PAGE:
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Amphilophus citrinellus (GÜNTHER, 1864)

Midas Cichlid

March 13th, 2012 — 1:18pm

Previously included as a member of the genus Cichlasoma, the midas cichlid is often confused with the red devil, A. labiatus. The two can be distinguished through differences in morphology. As suggested by its scientific name, A. labiatus often possesses characteristically large lips, although this is variable and should not be used as a defining indicator of species. More reliable differences include the bigger nuchal hump and more thick-set appearance in A. citrinellus.

The midas exists in many n…

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Apistogramma agassizii (STEINDACHNER, 1875)

Agassizi's Dwarf Cichlid

March 13th, 2012 — 1:18pm

Numerous ornamental forms of this species have been selectively-bred for the aquarium trade, some of which include. It has also been assigned the 'A' number A234 under the DATZ system with possibly conspecific, related forms similarly numbered A235, A236, A237, A238, A239, A240, A241 and A242 depending on locality.

The genus Apistogramma is among the most speciose of South American cichlid genera with around 70 species valid at present but many more awaiting description. In addition …

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'Geophagus' steindachneri EIGENMANN & HILDEBRAND, 1922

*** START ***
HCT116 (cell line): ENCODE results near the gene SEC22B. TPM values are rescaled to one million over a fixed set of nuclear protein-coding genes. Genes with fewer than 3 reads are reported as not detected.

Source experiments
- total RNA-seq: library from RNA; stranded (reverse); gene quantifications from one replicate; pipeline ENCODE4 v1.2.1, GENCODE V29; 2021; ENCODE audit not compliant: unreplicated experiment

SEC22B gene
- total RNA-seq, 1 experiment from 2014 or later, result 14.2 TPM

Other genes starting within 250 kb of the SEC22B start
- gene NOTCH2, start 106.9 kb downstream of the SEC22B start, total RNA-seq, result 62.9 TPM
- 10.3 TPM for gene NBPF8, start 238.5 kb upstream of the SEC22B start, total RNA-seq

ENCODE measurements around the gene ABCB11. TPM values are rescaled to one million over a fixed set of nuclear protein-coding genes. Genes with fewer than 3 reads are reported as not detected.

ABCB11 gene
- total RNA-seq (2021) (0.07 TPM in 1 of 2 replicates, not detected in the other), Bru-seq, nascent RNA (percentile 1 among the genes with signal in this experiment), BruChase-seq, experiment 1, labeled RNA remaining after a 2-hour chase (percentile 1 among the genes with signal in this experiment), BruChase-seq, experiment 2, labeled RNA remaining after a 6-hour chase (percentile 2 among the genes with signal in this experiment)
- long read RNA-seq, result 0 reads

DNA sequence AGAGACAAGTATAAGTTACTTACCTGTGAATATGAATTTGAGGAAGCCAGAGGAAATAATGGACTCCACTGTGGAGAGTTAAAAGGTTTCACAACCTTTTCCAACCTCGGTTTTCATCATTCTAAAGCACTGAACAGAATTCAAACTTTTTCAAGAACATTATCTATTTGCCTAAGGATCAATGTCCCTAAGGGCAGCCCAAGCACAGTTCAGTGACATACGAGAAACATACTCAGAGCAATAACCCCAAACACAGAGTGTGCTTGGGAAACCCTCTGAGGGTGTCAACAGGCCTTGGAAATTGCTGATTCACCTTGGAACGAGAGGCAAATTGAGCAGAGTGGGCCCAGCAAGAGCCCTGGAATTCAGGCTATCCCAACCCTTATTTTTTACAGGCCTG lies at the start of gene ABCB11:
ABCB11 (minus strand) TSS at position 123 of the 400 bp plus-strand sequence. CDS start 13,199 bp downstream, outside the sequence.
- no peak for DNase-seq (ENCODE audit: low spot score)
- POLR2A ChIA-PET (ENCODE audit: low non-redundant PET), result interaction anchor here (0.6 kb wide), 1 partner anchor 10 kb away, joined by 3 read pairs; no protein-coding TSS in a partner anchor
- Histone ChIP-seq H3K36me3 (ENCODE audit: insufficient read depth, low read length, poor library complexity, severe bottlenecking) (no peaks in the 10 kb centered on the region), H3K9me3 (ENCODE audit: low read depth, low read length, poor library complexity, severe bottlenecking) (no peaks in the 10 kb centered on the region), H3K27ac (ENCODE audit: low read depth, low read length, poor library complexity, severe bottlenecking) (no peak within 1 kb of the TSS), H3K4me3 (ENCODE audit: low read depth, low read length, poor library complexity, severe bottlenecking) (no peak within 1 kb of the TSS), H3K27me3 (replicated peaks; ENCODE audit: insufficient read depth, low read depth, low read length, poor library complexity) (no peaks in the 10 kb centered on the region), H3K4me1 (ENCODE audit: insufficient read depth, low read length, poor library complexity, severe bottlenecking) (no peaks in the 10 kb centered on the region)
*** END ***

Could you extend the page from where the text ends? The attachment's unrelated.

Red Hump Eartheater

March 13th, 2012 — 1:18pm

This species lends its name to the ‘G.steindachneri, an assemblage of closely-related species with unresolved generic placement which currently also includes ‘G.crassilabris and ‘G.pellegrini. It exists in a number of colour forms which vary with locality, some of which may eventually be described as separate taxa. Some of these may appear on trade lists under the synonym Geophagus hondae.

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Cyphotilapia frontosa (BOULENGER, 1906)

Humphead Cichlid

March 13th, 2012 — 1:18pm

Populations of C. frontosa from different localities are often labelled as such in order to maintain accuracy and preserve pure bloodlines. The majority possess 6 vertical bands on the body with the exception of the form from Kigoma on the eastern side of the lake, which has 7. Forms referred to as ‘Blue Zaire’ are sometimes misidentified as C. frontosa but are representative of its congener C. gibberosa.

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Satanoperca daemon (HECKEL, 1840)

Threespot Eartheater

March 13th, 2012 — 1:18pm

S. daemon is relatively common in the aquarium trade but is by no means easy to maintain, with particular attention to space, diet, water quality, and chemistry required in order for it to thrive.

It can be distinguished from other members of the genus by possessing two dark blotches on the flank and a prominent ocellus at the caudal-fin base. Among the named species it is most similar to…

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